Musings on education (and some boasting)

I never mentioned here that I finally completed both of my certificates from University of Toronto, School of Continuing Studies: “Enterprise Risk Management” and “Financial Analysis and Investment Management”. It took about 3 years of intermittent study. (To achieve a certificate, one has to take 5 or 6 courses, core and elective, within 3 years; but I was clever and saw that the tracks for the two certifications overlap, so to get both I only had to take 8 courses instead of 11 if I chose wisely, which I did. Unfortunately, the track for ERM has been changed since then and this shortcut is no longer possible.) At the same time I was taking a 4-courses certificate program in Technical and Business Writing from York University / Glendon which I also completed. (It’s actually 6 courses but they honoured my degree and credited me 2 computer science courses that one also has to take to achieve the certificate.)

Each course was a semester long and took 3 hours once a week, plus home assignments. The time I invested in all three certificates is roughly equivalent to 36 credits which is roughly equivalent to one year of full-time studies. SCS courses are non-credit courses, though, for some reason, and that’s a shame because if they were, I probably might take some more to eventually turn them into another degree. (The one I hold now is in Math and Computer Science from Moscow State University and it’s been a while since I got it.)

Why did I do that? Wasted so much time (add the commuting) and money, especially considering that I am not going to work as a financial consultant? For several reasons.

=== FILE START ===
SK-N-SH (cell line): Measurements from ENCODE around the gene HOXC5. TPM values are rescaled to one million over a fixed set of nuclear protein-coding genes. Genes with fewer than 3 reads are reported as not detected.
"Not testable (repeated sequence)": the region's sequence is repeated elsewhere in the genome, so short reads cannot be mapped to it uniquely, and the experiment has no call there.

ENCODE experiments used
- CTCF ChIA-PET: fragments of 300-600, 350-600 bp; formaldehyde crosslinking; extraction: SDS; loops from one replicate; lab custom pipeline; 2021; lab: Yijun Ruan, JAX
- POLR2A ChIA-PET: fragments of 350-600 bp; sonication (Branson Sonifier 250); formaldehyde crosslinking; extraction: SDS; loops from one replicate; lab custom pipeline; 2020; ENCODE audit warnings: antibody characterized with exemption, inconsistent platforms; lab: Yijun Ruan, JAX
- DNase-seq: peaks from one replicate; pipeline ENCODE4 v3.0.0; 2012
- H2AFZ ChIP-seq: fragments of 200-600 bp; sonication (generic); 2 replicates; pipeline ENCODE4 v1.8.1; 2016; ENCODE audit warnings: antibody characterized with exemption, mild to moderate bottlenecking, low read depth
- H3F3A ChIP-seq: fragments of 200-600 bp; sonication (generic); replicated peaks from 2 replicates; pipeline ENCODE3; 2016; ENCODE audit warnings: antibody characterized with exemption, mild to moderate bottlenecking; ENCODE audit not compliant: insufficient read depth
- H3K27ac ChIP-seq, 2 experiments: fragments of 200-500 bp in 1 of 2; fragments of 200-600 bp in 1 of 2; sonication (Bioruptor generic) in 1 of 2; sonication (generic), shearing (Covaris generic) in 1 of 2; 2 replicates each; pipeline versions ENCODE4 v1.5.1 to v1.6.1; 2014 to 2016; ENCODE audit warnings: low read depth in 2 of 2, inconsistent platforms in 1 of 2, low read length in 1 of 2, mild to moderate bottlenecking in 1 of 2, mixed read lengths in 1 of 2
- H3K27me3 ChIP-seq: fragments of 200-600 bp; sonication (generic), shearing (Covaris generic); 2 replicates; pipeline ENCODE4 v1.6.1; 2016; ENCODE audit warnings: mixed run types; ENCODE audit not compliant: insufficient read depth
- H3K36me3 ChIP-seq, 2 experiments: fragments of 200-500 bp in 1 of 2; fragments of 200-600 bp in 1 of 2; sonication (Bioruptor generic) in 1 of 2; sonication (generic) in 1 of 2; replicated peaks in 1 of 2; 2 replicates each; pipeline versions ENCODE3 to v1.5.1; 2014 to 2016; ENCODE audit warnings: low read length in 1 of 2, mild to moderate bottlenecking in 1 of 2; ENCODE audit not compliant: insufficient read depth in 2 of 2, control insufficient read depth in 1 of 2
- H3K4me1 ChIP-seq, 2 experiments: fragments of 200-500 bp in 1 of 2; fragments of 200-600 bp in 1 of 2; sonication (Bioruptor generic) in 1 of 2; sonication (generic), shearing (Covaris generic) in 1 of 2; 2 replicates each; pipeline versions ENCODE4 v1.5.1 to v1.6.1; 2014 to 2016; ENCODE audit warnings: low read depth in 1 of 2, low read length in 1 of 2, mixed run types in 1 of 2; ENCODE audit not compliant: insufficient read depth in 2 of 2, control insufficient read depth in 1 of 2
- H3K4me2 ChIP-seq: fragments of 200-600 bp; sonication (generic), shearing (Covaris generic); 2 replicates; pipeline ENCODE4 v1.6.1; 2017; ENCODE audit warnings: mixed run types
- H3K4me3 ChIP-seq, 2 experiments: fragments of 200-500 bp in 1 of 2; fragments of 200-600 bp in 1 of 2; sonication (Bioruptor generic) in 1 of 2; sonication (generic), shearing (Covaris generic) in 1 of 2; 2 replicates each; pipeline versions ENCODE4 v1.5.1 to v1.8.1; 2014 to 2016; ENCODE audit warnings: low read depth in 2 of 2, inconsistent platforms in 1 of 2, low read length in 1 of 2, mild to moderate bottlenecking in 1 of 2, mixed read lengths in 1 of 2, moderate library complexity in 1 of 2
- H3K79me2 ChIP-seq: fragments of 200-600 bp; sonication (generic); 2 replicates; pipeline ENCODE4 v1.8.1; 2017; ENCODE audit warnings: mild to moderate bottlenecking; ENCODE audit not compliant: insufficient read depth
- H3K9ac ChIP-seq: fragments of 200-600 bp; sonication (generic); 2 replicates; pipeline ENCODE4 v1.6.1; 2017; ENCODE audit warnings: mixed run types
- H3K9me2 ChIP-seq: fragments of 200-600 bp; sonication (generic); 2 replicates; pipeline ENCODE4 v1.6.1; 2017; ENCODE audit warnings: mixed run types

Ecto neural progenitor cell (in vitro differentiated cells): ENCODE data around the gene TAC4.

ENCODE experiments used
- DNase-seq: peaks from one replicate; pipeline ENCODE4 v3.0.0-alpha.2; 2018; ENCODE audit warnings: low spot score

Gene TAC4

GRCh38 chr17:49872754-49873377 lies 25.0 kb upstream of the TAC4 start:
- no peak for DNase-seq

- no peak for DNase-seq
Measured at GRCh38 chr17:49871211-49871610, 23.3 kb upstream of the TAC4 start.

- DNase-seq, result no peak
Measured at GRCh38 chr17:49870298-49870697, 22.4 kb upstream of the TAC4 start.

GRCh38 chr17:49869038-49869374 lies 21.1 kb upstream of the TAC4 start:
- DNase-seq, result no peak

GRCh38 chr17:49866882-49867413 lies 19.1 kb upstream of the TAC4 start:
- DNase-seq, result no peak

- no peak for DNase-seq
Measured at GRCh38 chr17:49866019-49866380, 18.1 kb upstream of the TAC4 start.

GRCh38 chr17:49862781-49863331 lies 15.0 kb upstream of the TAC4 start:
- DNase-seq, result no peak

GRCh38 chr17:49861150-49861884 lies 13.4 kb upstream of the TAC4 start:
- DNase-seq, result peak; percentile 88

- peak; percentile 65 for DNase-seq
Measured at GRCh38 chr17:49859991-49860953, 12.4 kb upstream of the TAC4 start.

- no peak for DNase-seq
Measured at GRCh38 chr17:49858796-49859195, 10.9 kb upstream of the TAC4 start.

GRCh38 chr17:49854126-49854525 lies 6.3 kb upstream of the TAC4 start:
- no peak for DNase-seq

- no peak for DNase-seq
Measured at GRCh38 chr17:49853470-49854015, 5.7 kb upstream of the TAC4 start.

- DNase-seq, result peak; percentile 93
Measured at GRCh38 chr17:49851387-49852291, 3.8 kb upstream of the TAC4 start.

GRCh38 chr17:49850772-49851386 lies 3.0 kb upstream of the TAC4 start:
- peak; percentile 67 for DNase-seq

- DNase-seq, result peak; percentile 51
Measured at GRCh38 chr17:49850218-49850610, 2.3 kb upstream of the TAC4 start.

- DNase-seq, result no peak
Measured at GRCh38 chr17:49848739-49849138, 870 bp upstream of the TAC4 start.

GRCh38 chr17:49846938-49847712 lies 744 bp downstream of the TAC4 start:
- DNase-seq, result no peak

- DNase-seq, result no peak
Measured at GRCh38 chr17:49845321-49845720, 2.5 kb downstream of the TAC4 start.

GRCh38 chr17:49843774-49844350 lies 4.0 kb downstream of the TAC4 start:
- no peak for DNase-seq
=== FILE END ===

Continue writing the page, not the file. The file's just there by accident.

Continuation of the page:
1. I sometimes get texts on financial matters for translation. It is crucial to understand the subject matter in this case (as in all the other cases, of course).
2. It is good to have something that gets you out of home if you work from one.
3. I got a lot of information on accounting and corporate finance that may or may not be useful for me in my SR&ED work.
4. It is good to learn something new that gets you out of the old rut. Besides, I noticed that learning something unrelated triggers your imagination. I get a lot of business ideas while attending some totally unrelated events.
5. Learning new things is good for you, it is like a fitness program for your brain. My grandfather learned to play the piano when he retired. (He lived to be 99 and was lucid almost to the end.)
6. I always felt a slight awe towards risk management people, but now I know that risk management is really nothing special; it’s basically glorified Probability 101 plus some common sense. (Well, common sense is a rare thing, and it is definitely worth to spread some even through university education.)
6. I met some great people as classmates and teachers. I’ll list some: Donna Zathy, who managed to make accounting exciting; Saman Kiriwattuduwa whose 2 courses were the last I had to take, of the entire certificate thing, and also the hardest; Hussein Amad who read us Enterprise Risk Management proper and provided plenty of other related and interesting material to read, besides the textbook. By the way, the name of Hussein Amad may seem familiar: you saw him on the UofT SCS ads on TTC where he looks like a real star.

Actually, that’s one of the reasons I love Toronto: there is a good chance that the people you see on billboards are someone you know, and not just synthetic faces from TV.

MIT Open Course Ware for Entrepreneurship in Innovation